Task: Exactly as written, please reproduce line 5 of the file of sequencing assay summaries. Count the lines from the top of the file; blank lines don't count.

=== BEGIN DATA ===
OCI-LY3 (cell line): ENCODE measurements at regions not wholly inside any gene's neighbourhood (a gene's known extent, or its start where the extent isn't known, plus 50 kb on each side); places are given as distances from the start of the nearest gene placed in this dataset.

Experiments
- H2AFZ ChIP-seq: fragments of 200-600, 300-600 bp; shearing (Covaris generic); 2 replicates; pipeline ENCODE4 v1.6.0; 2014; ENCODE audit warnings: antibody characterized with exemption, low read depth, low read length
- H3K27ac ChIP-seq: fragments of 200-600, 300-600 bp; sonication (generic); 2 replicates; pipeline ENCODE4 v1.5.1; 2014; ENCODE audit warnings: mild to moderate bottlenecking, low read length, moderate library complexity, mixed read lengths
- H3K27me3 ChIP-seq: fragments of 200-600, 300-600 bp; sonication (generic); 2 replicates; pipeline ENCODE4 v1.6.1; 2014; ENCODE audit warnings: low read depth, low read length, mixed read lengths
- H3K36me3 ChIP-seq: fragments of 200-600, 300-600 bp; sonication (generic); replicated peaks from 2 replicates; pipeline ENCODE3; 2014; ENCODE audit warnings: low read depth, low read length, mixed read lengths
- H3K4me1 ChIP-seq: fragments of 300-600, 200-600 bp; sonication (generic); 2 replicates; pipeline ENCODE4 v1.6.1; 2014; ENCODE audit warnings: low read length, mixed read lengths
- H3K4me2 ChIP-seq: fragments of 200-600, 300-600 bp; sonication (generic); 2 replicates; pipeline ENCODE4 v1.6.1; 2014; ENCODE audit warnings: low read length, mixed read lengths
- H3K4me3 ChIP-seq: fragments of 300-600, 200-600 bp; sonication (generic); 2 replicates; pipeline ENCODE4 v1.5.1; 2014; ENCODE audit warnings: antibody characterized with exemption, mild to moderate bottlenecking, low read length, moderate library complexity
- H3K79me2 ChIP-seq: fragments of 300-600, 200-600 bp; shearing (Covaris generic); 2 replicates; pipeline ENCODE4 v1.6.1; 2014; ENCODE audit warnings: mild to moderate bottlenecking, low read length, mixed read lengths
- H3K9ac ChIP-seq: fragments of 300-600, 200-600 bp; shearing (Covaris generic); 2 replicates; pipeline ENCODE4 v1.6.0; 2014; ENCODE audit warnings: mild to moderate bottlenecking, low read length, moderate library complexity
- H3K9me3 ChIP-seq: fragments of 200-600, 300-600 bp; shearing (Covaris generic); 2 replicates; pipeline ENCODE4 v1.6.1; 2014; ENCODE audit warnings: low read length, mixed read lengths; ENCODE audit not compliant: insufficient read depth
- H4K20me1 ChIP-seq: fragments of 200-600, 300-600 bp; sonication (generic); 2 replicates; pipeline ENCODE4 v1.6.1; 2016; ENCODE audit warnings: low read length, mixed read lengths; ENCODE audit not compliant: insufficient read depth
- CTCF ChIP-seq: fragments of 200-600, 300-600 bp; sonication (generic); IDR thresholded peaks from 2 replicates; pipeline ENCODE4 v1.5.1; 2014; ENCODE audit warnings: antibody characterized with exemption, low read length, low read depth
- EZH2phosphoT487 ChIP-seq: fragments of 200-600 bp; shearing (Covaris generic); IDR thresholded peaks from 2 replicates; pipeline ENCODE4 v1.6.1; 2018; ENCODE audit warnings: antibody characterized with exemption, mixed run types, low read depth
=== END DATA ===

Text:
- H3K27me3 ChIP-seq: fragments of 200-600, 300-600 bp; sonication (generic); 2 replicates; pipeline ENCODE4 v1.6.1; 2014; ENCODE audit warnings: low read depth, low read length, mixed read lengths